Luke 20:27-38

This text is used for the Lectionary Year C on November 6th, 2016.

This is no easy text to preach, but it poses an additional challenge for those preachers who observe All Saints Sunday on the Sunday following All Saints Day (Nov 1st). Add to the difficulty of the text itself the reality that many loved ones will be in attendance to remember those saints (“soulmates”) who have passed on, and many preachers will be passing on this text in favor of one of the other lectionary options. There’s also an opportunity that accompanies this challenge, though, to offer theological interpretation over and above sentimentality.

The Sadducees, most likely deriving their name from Zadok (righteous), the first high priest of Solomon’s temple, did not believe in the resurrection. They followed the Torah, but not any oral traditions, which put them at odds with Pharisees. Because the Torah did not allude to an afterlife, the Sadducees did not believe in it. As they follow on the heels of consecutive stories in chapter 20, where Luke highlights the attempts of the religious establishment to ensnare Jesus in religious legalese, the Sadducees bring up a practice from Deuteronomy 25 known as Levirate marriage. We see a couple examples of this in the Old Testament and the Ancient Near East, the most prominent being the story of Ruth and her kinsman-redeemer, Boaz.

For the Sadducees, they hope to embarrass Jesus with their trap while dispelling with the absurdity of the resurrection and an afterlife. Instead, Jesus flips their question on its head; theirs is the absurd notion. For one, they failed to comprehend their own sacred texts. Jesus refers to the proclamation at the burning bush, quoting from the Torah: I am the God of Abraham, Isaac, and Jacob. God is a God of the living. One can’t help wondering if this further muddied their hermeneutic, considering how Jacob was married to two women concurrently.

Further though, Jesus explains that people of this age (perhaps the “righteous” Sadducees?) care about marriages and propagating their lineage (marriage as procreation) and legacies (marriage as inheritance), but the ones worthy of the next age have no need to worry; their identity and worth is secured as “children of God.”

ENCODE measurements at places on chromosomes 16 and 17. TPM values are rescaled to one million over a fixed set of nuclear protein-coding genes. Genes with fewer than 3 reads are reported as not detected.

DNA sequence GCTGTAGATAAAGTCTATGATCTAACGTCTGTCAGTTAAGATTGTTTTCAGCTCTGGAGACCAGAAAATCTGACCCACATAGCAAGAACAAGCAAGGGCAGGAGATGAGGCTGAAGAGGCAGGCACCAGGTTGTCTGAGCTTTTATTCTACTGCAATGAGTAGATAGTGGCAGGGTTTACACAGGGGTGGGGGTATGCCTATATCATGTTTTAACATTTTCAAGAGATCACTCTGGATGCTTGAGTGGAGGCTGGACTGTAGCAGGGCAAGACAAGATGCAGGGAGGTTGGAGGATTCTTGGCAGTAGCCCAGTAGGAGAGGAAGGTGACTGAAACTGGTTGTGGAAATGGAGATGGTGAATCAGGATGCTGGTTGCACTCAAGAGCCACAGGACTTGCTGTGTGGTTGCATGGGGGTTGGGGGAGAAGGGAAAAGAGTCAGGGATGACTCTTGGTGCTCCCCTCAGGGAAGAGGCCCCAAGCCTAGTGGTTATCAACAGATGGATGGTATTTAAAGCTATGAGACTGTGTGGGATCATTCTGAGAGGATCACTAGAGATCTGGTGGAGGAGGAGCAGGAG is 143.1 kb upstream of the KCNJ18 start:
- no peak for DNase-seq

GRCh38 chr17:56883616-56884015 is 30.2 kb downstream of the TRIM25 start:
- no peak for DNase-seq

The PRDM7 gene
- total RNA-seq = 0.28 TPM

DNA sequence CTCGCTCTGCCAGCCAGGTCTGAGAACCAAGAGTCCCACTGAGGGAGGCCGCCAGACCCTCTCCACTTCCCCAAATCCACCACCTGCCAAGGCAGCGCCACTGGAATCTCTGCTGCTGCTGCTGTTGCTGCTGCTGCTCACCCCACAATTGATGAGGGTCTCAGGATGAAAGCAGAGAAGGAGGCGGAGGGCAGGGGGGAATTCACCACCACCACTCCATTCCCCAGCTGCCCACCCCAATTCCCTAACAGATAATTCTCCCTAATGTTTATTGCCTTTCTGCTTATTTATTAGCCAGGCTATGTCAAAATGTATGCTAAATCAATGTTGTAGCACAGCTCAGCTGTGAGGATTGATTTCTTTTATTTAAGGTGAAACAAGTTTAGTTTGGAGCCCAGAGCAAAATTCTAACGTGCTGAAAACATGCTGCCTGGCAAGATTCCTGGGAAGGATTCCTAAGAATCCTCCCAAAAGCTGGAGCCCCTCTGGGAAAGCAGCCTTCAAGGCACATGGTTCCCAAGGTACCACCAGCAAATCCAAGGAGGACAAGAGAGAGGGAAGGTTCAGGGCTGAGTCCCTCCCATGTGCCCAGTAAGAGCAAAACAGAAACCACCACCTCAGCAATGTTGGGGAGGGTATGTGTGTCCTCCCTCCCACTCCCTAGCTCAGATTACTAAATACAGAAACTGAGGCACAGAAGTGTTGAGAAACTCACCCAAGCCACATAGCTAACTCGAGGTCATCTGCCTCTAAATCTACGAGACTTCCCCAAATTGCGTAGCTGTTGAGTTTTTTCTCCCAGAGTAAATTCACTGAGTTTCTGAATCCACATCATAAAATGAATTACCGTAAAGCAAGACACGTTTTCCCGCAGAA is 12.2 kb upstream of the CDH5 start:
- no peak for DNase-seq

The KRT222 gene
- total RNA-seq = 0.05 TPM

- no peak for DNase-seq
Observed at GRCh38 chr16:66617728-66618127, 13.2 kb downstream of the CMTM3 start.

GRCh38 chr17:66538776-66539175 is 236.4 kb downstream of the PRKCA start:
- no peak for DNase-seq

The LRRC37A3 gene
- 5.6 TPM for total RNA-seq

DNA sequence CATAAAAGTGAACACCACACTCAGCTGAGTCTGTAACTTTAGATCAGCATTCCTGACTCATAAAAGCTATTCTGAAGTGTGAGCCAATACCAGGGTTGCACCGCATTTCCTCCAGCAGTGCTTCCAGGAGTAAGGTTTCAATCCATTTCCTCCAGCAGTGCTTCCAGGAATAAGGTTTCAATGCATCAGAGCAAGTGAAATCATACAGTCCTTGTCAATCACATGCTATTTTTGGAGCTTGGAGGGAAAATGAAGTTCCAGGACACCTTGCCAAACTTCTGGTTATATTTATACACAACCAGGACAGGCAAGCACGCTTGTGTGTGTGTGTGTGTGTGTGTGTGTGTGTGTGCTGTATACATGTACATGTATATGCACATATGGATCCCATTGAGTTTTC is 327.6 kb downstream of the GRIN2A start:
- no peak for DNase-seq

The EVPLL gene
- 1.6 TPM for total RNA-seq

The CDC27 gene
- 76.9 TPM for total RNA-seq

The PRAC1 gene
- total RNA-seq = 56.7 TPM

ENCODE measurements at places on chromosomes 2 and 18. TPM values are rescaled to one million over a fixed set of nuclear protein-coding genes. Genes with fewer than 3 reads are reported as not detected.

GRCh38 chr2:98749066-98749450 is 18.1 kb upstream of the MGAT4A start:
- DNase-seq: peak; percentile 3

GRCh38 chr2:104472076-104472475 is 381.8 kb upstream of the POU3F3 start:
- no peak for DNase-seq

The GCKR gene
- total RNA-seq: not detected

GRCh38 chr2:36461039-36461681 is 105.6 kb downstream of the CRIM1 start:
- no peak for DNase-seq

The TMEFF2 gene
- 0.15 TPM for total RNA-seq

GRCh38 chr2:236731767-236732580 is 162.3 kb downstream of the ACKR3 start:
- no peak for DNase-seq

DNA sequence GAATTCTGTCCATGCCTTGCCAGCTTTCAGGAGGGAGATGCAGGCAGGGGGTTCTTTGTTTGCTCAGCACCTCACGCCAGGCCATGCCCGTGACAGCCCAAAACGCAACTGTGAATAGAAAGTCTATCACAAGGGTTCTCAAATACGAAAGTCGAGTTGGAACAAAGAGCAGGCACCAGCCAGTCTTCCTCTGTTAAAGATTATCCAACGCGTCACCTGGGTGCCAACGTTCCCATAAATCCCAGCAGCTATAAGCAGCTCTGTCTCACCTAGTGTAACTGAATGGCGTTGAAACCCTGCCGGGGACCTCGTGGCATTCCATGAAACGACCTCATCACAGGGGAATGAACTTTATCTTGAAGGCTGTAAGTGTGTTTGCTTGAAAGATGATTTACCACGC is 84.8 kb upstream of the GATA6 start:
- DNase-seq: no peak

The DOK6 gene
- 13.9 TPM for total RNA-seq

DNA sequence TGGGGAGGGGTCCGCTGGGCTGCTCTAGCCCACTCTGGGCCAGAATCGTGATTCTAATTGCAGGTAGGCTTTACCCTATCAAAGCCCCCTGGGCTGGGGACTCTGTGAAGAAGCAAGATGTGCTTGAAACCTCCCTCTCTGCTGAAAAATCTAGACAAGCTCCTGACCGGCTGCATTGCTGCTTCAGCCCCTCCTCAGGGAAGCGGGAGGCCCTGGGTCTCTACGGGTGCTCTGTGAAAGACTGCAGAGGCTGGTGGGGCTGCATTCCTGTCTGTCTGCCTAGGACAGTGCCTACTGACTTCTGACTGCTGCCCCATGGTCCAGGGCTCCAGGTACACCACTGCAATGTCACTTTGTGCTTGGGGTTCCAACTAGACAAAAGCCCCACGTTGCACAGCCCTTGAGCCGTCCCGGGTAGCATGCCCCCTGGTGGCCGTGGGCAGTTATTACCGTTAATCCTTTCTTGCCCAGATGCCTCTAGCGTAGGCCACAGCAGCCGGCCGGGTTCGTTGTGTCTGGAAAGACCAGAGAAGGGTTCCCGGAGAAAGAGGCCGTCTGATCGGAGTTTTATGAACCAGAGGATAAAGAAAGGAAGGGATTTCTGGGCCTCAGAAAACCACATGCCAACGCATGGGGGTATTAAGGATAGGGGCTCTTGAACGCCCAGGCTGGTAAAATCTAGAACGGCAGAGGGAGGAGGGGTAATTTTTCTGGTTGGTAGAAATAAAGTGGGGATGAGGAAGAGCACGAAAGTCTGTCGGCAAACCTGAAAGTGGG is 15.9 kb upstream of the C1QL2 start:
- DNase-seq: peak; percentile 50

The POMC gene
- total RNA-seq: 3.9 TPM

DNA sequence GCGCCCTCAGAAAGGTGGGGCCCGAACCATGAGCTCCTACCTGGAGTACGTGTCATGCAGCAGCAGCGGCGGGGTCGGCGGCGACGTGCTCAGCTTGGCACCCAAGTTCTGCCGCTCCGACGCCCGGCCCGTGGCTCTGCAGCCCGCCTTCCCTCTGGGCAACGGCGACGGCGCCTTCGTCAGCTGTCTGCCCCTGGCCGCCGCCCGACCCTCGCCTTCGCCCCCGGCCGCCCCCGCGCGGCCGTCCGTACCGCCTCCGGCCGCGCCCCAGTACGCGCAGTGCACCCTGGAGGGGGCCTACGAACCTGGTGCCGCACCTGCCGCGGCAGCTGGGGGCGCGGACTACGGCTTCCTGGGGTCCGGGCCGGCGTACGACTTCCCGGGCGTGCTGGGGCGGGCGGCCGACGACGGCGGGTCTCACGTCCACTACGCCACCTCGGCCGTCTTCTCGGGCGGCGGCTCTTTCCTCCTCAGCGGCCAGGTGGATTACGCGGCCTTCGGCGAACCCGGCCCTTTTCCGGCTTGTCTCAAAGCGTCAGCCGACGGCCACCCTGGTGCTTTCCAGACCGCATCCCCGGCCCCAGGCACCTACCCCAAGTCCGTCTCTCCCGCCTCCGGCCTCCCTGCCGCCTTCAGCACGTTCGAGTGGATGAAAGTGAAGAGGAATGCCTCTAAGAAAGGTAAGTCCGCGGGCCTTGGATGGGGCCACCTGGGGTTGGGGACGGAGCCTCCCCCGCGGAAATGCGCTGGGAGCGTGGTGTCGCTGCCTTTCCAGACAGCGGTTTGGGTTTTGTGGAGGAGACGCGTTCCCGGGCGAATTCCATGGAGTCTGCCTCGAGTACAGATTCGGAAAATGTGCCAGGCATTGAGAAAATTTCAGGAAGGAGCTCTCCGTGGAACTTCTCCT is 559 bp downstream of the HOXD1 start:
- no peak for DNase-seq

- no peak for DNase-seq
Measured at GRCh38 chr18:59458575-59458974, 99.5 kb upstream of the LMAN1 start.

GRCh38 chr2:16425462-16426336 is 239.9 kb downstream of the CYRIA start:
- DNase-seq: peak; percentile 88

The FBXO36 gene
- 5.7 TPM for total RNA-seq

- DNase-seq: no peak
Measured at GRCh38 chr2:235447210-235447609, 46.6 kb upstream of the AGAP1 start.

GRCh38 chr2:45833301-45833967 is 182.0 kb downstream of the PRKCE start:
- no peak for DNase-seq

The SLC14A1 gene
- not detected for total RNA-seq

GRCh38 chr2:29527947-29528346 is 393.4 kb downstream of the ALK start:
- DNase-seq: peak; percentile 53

It is here that we are reminded of the important implications of proclaiming a theology of resurrection. It is not about a recapitulation of the way things are; resurrection is not simply a reset to the beginning. A theology of resurrection expands our imaginations of a God who creates something new: new heaven, new earth, new life, and not merely the same old, same old. That informs our perceptions of the next life even as it imbues our present life with hope.

The implications for hearers today cannot be understated. Beyond the gift of hope the resurrection offers those who are grieving death, the resurrection offers a way forward for those who can’t conceive of a new life. For those stuck in abusive or failing marriages, those who feel as though their self-worth is predicated on being someone’s spouse, those who are deemed as nothing more than property or a means for procreation and propagation of lineage and legacy—resurrection offers the hope of something new, beyond the flawed institutions of religions and cultures and laws, and it offers the hope of something more—that there is more to the next life than a continuation of the same.

Jesus speaks of an age when none will marry or “be given in marriage,” when the autonomy of the individual is fully respected and embraced as a child of God. We seek the justice and equity of such a day with the in-breaking of God’s kingdom, but only in the resurrection will that reality be fully realized. In the life to come, the God who is love will be fully revealed, upending our institutions, expanding our conceptions, and transcending our limited understandings.

While most students of the Scriptures know to use caution when cross-referencing outside a particular book or letter of the Scriptures, one story from John’s Gospel cannot be far from the preacher’s mind. The Samaritan woman, herself married several times, encounters Jesus at the well of Jacob, the same Jacob who had two wives. It is here that Jesus self-identifies as “I Am” (John 4:26), an obvious reference to the same revelation of God’s at the burning bush. It’s here at this well of Jacob that we come to a theologically rich moment of intersectionality: of Jesus, I Am, Jacob, I Am the God of Jacob, this woman, eternal life, marriage. It’s here that Jesus offers her the living water of eternal life.

We can surmise from the two stories, two drastically different responses to Jesus’ revelation of the afterlife. The Samaritan woman found the hope of the resurrection to be life-giving in her present context, as she told her city of the God of the living. The Sadducees left silenced and sulking, left to debate what the definition of “I Am” really was.

To the Sadducees, this entire encounter was a philosophical exercise—where even the woman was reduced to a function. For Jesus, he saw real people, those who called themselves “righteous,” and those who actually were. And for them, life didn’t boil down to inheritance and having children; it boiled down to being “children”—children of God. On All Saints Sunday, there may be no more fitting way to remember the righteous who’ve gone on before us: as beloved children of God.


newberry-picBrent A. Newberry
The First Baptist Church of Worcester, Massachusetts




Tags: resurrection, afterlife, marriage, children, righteous, I Am

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